Reforming how the Universal Service program is funded is critical at a time when a wide range of reforms have been made to how Universal Service funding is spent, said several telcos and telecom associations in comments filed with the House Energy & Commerce Committee on Friday. The comments were made in response to a white paper issued by the committee asking a range of questions about the Universal Service fund that is governed by the FCC and funded by the telecom industry. Traditionally the USF was voice-focused but the FCC is in the process of transitioning the program into a broadband-focused Connect America Fund.
“Congress and the FCC must immediately address the contribution mechanism of the Universal Service Fund,” wrote the ITTA, which represents mid-size communications companies. “Failure to date to revise how contributions are assessed and who contributes to the Fund is irresponsible in light of the fundamental changes that have occurred in the telecommunications marketplace over the past decade.”
Universal Service Reform
Several commenters suggested expanding the services upon which USF fees are based.
“Contribution reform has been pending before the FCC since 2006 with no action,” wrote Comptel, which represents competitive carriers. “Since that time, the FCC has expanded the permissible uses of universal service funds to include the support of broadband Internet access service, but continues to exempt such services from contribution to the Universal Service Fund. As a result, the entire burden of subsidizing both telecommunications and information services falls on voice customers, whose interstate services are assessed at the rate of 16%. The FCC must broaden the contribution base to include all of the services and technologies that people in the 21st century use to communicate.”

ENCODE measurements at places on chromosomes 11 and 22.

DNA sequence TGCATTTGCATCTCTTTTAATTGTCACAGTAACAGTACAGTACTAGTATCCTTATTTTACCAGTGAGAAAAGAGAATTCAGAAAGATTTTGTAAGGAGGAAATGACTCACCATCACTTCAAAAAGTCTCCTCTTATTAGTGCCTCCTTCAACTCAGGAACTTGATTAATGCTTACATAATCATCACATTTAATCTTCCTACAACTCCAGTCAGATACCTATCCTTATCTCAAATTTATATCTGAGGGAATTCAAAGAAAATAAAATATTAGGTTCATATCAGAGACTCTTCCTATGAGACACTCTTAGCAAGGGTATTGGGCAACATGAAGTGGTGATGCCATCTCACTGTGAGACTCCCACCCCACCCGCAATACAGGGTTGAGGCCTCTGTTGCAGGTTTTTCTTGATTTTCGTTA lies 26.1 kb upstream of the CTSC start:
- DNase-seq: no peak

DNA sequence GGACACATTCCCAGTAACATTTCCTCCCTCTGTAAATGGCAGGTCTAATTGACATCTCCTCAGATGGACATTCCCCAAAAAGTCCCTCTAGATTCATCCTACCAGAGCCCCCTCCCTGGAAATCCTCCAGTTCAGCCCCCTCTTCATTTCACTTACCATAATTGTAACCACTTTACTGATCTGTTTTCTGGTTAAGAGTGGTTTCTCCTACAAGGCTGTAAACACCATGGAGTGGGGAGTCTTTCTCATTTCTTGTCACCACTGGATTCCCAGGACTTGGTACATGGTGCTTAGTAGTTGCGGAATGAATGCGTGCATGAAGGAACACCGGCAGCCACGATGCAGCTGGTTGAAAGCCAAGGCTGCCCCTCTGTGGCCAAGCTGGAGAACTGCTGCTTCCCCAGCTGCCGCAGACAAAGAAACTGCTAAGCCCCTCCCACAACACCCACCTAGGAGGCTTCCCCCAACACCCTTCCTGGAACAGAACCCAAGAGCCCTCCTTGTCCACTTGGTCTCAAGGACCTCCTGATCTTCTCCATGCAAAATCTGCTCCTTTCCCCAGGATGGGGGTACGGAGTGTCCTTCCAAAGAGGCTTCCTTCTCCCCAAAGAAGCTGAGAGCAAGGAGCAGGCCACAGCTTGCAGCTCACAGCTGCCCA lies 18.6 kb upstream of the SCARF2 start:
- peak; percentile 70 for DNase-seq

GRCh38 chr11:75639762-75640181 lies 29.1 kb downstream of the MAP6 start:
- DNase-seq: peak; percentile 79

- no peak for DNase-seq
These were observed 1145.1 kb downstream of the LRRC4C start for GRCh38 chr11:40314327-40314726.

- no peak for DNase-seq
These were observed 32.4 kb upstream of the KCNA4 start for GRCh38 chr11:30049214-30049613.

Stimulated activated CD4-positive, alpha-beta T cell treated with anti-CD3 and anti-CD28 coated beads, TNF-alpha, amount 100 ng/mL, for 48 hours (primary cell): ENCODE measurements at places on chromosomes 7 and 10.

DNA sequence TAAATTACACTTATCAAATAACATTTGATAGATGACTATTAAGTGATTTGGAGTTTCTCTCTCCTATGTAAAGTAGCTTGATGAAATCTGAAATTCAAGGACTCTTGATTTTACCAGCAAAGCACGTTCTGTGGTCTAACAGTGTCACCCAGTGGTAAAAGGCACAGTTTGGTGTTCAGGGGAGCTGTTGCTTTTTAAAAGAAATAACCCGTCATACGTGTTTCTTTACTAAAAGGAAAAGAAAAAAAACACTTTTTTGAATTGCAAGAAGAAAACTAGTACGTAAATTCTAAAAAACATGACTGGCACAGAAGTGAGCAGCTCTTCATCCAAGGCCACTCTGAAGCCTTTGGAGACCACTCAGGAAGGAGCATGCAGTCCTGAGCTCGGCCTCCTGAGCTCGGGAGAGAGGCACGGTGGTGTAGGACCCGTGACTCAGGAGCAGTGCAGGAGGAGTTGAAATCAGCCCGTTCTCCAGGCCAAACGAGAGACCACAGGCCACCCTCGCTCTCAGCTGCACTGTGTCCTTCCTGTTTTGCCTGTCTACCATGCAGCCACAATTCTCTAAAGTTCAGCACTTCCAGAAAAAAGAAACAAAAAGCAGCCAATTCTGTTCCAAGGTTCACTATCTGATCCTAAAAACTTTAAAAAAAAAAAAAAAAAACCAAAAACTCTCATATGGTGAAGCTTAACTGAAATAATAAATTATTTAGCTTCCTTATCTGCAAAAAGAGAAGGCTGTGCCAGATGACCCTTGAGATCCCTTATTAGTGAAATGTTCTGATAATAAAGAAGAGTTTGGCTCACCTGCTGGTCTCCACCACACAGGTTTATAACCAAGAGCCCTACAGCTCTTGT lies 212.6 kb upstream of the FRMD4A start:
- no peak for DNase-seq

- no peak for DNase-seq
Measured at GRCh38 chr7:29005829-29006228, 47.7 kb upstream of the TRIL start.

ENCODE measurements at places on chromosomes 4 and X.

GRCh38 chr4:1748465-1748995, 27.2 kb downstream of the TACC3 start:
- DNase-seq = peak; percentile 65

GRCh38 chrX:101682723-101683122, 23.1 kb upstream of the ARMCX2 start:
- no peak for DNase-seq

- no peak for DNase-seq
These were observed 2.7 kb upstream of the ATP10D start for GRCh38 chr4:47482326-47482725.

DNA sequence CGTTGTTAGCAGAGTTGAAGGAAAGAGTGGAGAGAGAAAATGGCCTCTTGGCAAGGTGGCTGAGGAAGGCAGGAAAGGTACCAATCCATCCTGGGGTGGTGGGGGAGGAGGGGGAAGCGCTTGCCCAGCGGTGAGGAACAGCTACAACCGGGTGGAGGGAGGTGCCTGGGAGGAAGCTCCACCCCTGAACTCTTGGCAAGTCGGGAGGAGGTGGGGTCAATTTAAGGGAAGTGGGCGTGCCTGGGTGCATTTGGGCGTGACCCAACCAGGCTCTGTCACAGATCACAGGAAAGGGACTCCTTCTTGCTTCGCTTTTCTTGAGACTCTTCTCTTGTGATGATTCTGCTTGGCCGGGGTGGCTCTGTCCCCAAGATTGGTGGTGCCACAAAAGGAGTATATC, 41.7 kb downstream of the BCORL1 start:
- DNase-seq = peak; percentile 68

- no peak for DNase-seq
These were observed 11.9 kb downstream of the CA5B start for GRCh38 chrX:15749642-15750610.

NTCA – the Rural Broadband Association also advocated expanding the USF contribution base to include broadband services. “Consider, for example, a consumer’s purchase of private line or special access services as compared to dedicated Internet access (DIA). Both offer capacity to connect to the provider’s network and ultimately to other networks, albeit through different protocols. . . Yet the arbitrary and artificial classification of these functional equivalents skews regulatory outcomes and marketplace behavior in ways that should be deemed unacceptable in an efficient and effective market. Specifically, the customer buying a private line pays contributions in excess of 15% to USF simply because the capacity being procured has been classified as a ‘telecommunications service,’ while another customer buying precisely the same amount of capacity as DIA pays no USF contribution. Fixing such market-skewing disparities… should be seen as a priority of any legislative review and update.”
Some other comment filers, including the ITTA and Centurylink, stopped short of recommending that broadband Internet or information services be included in the contribution base, but hinted that such a move could be an appropriate solution. Centurylink, for example, mentioned expanding the contribution base as one of several reforms that might be considered.
Those advocating expanding the Universal Service contribution base will face opposition, although the extent of that opposition may not be apparent from comments filed with Congress.
At least two organizations that previously opposed expanding the Universal Service contribution base to include broadband – including the FTTH Council and the Free Press — opted not to file comments with the Congressional committee.
Meanwhile, the National Association of Regulatory Utility Commissioners, which represents state regulators, argued in its filing that the FCC should refer the issue of USF contribution reform to a federal state joint board. And the National Cable & Telecommunications Association’s response on the contribution question said simply that the USF should be capped.